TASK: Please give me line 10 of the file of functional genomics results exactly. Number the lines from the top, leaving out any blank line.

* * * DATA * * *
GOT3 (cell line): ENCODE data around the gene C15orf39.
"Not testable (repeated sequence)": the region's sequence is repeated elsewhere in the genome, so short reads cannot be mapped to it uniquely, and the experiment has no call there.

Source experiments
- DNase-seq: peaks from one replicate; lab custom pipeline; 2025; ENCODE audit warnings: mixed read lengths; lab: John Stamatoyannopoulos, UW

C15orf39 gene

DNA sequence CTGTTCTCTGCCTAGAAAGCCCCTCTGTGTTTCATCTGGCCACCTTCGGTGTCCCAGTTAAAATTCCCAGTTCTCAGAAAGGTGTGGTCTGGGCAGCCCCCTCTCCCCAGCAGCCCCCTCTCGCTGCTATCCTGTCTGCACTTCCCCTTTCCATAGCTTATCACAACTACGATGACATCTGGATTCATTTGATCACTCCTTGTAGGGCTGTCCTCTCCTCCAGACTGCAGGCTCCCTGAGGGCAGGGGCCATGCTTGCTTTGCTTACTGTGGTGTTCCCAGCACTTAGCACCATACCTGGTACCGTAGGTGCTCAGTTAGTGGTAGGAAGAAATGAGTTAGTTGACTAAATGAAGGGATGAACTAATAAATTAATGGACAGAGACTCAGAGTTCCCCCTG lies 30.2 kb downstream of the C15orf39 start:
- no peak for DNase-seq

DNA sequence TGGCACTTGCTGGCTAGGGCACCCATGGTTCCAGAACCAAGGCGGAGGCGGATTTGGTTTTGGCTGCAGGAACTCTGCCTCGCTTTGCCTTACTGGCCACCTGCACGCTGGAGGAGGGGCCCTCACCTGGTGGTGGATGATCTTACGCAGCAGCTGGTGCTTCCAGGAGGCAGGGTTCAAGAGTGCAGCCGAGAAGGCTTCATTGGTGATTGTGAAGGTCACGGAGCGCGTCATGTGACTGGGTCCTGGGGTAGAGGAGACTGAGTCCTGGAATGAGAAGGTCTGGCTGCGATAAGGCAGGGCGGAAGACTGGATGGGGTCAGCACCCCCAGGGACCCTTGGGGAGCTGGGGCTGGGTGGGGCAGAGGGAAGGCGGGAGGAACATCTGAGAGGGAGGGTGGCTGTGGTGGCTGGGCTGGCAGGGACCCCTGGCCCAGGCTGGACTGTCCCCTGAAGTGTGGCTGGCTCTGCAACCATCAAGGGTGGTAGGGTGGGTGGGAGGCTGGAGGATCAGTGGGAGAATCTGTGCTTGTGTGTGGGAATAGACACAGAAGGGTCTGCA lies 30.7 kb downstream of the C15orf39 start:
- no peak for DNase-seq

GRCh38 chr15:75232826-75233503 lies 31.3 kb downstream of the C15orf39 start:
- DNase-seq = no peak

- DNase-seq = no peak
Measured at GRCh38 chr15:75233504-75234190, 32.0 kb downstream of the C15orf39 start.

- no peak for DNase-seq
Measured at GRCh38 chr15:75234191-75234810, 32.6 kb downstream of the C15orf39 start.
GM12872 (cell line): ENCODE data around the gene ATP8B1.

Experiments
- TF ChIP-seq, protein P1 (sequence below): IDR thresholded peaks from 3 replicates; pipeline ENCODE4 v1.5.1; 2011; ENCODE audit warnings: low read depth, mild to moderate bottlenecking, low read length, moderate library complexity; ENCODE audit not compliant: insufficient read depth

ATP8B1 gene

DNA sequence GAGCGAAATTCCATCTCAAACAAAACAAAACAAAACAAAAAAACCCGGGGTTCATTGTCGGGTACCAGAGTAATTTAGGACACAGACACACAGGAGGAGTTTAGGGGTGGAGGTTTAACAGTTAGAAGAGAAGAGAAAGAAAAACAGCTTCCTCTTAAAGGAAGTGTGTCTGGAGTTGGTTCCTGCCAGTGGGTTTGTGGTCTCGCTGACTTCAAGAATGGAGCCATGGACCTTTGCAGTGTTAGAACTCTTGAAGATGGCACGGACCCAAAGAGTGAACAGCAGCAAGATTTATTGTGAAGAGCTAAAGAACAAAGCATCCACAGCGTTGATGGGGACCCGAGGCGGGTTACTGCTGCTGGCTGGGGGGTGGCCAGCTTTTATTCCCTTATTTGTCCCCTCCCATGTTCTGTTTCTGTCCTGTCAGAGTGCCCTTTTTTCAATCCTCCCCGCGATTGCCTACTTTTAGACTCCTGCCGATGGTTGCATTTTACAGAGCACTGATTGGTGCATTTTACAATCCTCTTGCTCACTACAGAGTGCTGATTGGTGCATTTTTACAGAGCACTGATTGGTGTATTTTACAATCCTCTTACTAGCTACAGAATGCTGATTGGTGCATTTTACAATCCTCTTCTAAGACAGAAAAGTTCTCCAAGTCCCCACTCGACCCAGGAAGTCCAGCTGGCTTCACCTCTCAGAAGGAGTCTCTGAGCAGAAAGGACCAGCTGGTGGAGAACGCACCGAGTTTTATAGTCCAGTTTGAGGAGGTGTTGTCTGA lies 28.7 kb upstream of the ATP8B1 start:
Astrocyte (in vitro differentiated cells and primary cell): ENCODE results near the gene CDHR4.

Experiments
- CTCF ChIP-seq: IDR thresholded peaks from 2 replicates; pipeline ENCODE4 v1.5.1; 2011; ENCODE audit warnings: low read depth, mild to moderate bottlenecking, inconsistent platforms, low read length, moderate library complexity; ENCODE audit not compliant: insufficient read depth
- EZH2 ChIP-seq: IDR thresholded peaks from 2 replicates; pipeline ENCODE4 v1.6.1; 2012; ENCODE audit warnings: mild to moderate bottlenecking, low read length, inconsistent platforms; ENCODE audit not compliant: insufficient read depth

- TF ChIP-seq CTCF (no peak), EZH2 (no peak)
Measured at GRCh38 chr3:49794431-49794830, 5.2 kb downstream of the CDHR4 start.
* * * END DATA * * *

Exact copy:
GRCh38 chr15:75232826-75233503 lies 31.3 kb downstream of the C15orf39 start: